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  12. bujaki

    bujaki Screenwriter

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    Anthony,
    I also own the Oklahoma! 78s, a windup gramophone and steel needles. I find a lot of very well preserved 78s down here in Texas for next to nothing.
     
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  13. AnthonyClarke

    AnthonyClarke Screenwriter

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    You're fortunate, Jose. For us Australians the killer is the postaqe. The album cost me about $10. Postage from the States was, from memory, around $40!
    Blu rays are a lot cheaper to ship..... and PS .. I also have the original 78 album of South Pacific with Mary Martin and Ezio Pinza.
     
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  14. Adam Lenhardt

    Adam Lenhardt Executive Producer

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    So is this release going to be exclusive to the Rodgers and Hammerstein box set? I'd love to have it, but I can't justify the purchasing the box set when I already have a third of the movies on Blu-Ray.
     
  15. David Weicker

    David Weicker Cinematographer

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    Supposedly Oklahoma and The King And I will be released in October (although the press release mentioned their respective anniversaries, so that could be 2015 and 2016 :). )
     
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  16. rsmithjr

    rsmithjr Screenwriter

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    Well, I am hoping that they will both be reworked. Oklahoma! has some flaws (the day for night buggy ride and the sound), and The King and I is not watchable. If they are fixed, I will buy them both again.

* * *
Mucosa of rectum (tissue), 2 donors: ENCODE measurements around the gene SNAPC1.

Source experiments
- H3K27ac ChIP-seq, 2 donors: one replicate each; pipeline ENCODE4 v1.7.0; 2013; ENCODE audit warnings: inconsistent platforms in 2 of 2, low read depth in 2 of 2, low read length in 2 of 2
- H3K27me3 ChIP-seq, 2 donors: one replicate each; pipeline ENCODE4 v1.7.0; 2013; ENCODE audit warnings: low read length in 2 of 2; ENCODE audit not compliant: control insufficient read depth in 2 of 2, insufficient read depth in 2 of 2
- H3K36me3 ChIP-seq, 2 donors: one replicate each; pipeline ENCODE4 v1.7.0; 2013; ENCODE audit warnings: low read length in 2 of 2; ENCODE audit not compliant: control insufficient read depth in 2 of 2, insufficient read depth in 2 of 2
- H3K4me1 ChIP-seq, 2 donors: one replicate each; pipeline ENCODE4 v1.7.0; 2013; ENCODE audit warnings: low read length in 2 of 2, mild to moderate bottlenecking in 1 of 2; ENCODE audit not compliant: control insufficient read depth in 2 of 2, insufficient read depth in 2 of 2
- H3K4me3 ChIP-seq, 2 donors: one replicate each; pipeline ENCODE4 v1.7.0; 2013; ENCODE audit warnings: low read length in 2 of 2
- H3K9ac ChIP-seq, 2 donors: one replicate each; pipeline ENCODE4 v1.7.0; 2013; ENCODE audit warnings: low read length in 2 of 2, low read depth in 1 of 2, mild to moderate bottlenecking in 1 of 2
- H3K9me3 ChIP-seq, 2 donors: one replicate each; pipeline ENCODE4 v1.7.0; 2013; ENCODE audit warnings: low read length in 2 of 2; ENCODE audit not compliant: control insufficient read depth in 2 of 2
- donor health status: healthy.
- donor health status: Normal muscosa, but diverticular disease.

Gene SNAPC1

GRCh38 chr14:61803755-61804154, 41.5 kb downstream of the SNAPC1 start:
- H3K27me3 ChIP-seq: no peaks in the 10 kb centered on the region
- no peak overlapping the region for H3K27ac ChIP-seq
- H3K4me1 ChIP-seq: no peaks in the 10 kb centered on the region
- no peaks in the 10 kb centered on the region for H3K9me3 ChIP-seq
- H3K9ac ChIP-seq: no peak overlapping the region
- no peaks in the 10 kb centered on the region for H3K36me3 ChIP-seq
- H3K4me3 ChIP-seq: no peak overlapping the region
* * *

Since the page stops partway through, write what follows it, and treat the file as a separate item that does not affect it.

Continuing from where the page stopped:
17. Adam Lenhardt

    Adam Lenhardt Executive Producer

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    Thanks David. Sounds like it's just a matter of waiting, then.
     
  18. Mark Booth

    Mark Booth Screenwriter
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    If they are fixed, I will be petitioning Fox for a free replacement for 'The King and I'!Mark
     
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  19. JoshZ

    JoshZ Second Unit

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    I didn't mean to insult you, but you're describing seeing picture quality differences that cannot be the result of simply switching between 1080i and 1080p in your Blu-ray player. That setting does not have any effect at all on color or contrast.

    Either something else is going on with your equipment (perhaps your TV defaults to different calibration presets when it receives different input resolutions, and you weren't aware of it?) or it's Placebo.

    Placebo Effect is a very real and very powerful force. Our brains are wired to perceive things based on what we expect to perceive, and they're very easy to fool.

    I'd suggest that a double-blind viewing comparison is in order. Have a friend or family member randomly switch between 1080i and 1080p settings for you without telling you which you're seeing. He/she should wait the same amount of time between each viewing regardless of whether they actually change the setting or not. If you can consistently identify the difference between one and the other without any external hints, then it's time to investigate what else your TV or Blu-ray player might be doing to alter the video signal beyond the simple deinterlacing that it's supposed to do.
     
  20. Will Krupp

    Will Krupp Screenwriter

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    But that's just it, I'm not really just switching between 1080i and 1080p. I'm switching between "original resolution" which, in this case just happens to be 1080i, and the blanket "1080p" setting. I discovered some time ago that using 1080p as an output bizarrely seems to add an unnecessary layer of processing to the image, which is why I only ever use it for DVD viewing. "Original" delivers a clean, seemingly unmolested image from player to display. OKLAHOMA! is an odd case of the original resolution being 1080i (the only other discs in my collection that I can think of at this resolution are the first two seasons of DOWNTON ABBEY and NPH in COMPANY) which is the only reason I even tried to have the player do the de-interlacing at the source.

    I was surprised that there was a marked difference between the settings and my original question wasn't related to my equipment but what the film, in terms of perceived depth, would have looked like in 1955 to determine which setting was closer to it. Based upon what people have said here and continuing to watch it both ways I have come to the conclusion that "original resolution" is still the best setting.